On the original ABC license application as posted on line, the name of the establishment is spelled Sawaii Ramen, not Saiwaii Ramen. The proprietors may have had second thoughts about copying the logo AND the name.

                      Judging from the names, the owners do not appear to be Japanese, FWIW.

                      1. re: soupçon

                        Thanks for the ABC info! Great detective work!

                        I wouldn't infer anything from the way the name was spelled. I've seen ABC people misspell things many times. The website is just to inform the public, it's not an official doc. A staff person reads the signed application and types it for the website, so misspellings are common. For example:

                        License says "Lafitti", should be "Lafitte":

                        Look how they spelled caffe with 2 e's:

                        Look how "restaurant" was spelled "restorant"

                        1. re: soupçon

                          Last week the plywood was down but the windows were still papered over. Might be open by now or very soon.

                      1. re: L C

                        Hi All,

                        First of all, I would like to introduce myself, I am from Hong Kong and I am the one who created the original Sawaii Sushi logo. The logo was done many years ago for my friend's family business. I have made contact with my friend to find out the truth behind the logo mystery. I will post again here once I have the answer.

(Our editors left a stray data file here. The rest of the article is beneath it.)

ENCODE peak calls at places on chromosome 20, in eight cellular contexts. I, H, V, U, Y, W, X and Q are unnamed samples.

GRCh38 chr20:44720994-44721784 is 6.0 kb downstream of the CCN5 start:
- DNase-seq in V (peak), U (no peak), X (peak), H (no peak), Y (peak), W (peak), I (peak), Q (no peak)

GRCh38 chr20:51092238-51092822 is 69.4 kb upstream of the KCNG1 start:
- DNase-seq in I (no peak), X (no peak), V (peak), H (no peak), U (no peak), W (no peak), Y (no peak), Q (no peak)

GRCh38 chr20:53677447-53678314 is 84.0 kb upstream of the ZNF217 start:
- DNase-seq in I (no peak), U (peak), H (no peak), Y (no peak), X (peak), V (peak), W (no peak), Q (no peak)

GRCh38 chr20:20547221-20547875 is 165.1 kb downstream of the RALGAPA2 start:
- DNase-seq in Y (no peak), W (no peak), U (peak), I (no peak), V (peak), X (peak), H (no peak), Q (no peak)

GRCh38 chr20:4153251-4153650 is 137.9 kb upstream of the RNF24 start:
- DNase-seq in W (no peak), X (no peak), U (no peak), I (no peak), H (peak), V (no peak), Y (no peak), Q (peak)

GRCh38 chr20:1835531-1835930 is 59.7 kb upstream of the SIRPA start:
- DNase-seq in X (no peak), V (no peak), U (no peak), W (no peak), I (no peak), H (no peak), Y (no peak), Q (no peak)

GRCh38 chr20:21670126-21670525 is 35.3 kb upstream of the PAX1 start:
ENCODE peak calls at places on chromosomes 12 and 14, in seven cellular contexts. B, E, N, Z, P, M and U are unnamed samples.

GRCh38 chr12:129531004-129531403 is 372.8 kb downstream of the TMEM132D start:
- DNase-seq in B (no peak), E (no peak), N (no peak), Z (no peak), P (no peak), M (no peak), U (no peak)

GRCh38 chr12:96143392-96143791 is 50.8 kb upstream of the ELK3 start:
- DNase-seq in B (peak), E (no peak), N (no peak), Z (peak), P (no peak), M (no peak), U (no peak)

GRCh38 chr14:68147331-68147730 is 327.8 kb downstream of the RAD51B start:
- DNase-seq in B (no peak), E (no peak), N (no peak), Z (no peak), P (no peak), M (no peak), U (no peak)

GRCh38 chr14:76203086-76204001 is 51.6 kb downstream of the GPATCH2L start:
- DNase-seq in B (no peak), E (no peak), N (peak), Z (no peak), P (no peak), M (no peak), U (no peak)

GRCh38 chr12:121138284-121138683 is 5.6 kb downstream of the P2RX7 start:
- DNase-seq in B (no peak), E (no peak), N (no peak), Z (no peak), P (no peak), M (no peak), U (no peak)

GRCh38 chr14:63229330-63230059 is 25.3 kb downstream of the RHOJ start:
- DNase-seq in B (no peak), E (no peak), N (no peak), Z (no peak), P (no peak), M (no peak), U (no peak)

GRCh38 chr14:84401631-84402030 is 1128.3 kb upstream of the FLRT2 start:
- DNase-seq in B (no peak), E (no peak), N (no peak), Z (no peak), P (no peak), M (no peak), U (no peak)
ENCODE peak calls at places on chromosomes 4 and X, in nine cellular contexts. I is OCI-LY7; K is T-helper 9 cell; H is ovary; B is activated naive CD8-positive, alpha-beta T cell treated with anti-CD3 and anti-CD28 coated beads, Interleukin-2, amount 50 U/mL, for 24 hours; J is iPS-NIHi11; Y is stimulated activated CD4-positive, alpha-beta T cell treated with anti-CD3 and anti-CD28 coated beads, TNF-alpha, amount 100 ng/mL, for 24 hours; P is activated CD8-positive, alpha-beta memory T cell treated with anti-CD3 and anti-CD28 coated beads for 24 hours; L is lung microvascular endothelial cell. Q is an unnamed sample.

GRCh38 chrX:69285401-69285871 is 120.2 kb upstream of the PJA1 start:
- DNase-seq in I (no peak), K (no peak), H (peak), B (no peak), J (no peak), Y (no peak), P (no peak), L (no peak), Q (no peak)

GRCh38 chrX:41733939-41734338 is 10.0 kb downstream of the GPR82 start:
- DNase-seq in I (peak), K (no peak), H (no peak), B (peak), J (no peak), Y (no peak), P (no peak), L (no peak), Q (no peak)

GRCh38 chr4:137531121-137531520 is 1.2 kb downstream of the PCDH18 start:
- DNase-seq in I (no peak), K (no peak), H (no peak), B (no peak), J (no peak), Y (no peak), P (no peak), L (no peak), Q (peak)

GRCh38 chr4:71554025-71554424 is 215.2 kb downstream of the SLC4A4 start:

3. Does "Macao (sic)" mean the name should have been spelled differently? If so, what's the correct spelling?

              5 Replies
              1. re: vincentlo

                Macao is correct. If you want to search for other restaurants that feature this cuisine, that is the word to use.

                1. re: Shane Greenwood

                  Not to pick nits, but the "correct" spelling is Macau. It's the official name for the country (now Administrative Region), and Googling "Macau" yields 300,000,000 results compared to 21,000,000 for "Macao."

                  1. re: soupçon

                    Did a little googling...turns out both are correct and widely used. Macau is the name residents use. Macao is the name used by mainland Chinese. So both versions are out there in common and official usage. Macăo is another variation that comes up.

                    Searching for any of the above turns up the same restaurants, so you're good either way.

                    1. re: Shane Greenwood

                      Mainland Chinese call it Aomen (澳门). Most would have no idea what you are talking about if you call it Macau (or Macao).

                      1. re: soupçon

                        Found that reference online. Thanks for all your corrections. Just trying to provide some guidance for searching restaurants. Both of those names are commonly used. No need to continue this.

                        You can say you're right if that helps.